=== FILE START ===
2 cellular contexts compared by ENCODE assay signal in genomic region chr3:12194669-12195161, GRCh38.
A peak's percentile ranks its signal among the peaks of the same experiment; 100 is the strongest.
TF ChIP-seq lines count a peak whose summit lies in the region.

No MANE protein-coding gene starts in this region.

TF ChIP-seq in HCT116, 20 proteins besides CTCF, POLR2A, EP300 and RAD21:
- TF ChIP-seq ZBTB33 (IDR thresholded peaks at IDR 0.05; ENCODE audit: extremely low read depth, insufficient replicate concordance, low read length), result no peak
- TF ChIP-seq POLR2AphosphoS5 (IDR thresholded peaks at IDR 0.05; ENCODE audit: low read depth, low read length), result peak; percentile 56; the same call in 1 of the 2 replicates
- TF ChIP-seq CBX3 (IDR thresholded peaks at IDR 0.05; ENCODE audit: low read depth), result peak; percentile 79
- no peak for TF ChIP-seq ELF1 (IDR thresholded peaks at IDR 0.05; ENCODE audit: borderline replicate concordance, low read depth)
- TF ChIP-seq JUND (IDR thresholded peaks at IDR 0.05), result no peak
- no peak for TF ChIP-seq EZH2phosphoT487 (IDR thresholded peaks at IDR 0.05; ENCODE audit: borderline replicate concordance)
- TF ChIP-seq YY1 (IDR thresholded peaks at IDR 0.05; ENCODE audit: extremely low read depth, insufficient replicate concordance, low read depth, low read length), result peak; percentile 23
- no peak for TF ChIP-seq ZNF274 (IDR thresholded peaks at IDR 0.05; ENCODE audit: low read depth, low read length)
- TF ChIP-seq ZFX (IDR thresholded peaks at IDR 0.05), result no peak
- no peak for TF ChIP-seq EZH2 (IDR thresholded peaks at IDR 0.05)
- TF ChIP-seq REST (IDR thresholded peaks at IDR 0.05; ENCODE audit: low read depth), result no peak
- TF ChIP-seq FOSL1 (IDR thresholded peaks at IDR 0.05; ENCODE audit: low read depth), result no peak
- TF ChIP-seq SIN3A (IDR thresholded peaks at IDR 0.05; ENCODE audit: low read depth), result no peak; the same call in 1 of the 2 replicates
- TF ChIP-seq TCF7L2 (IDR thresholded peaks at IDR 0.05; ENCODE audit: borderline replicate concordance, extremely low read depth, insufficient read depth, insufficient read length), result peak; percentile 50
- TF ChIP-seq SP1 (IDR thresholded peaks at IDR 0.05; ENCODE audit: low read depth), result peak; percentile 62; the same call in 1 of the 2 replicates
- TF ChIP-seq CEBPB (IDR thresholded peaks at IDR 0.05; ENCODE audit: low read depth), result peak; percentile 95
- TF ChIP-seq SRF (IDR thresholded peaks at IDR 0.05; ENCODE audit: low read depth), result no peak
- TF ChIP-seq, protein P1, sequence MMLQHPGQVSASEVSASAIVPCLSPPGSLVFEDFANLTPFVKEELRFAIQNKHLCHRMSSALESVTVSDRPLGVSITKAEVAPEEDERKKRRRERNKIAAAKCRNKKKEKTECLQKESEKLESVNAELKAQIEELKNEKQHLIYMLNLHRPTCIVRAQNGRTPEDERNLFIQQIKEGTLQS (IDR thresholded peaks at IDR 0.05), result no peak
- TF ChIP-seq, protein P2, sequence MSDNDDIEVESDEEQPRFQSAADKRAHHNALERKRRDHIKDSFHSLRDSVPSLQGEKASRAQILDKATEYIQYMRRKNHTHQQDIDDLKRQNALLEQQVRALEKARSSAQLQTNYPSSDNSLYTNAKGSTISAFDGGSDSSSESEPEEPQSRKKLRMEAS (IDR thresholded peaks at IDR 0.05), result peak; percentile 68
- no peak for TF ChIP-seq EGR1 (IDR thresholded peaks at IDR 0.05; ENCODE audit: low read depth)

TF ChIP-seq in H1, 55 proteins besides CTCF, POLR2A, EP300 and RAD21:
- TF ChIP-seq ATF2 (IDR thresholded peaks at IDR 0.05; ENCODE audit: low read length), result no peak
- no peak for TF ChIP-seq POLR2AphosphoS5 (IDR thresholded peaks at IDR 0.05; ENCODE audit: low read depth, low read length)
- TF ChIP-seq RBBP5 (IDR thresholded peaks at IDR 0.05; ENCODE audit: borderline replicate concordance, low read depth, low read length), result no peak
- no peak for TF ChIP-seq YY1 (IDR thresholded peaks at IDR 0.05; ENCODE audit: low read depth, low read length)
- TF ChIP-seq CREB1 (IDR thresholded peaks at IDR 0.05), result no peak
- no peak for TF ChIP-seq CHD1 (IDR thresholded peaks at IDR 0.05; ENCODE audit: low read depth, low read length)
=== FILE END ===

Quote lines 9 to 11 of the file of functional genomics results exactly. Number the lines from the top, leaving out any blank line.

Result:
- no peak for TF ChIP-seq ELF1 (IDR thresholded peaks at IDR 0.05; ENCODE audit: borderline replicate concordance, low read depth)
- TF ChIP-seq JUND (IDR thresholded peaks at IDR 0.05), result no peak
- no peak for TF ChIP-seq EZH2phosphoT487 (IDR thresholded peaks at IDR 0.05; ENCODE audit: borderline replicate concordance)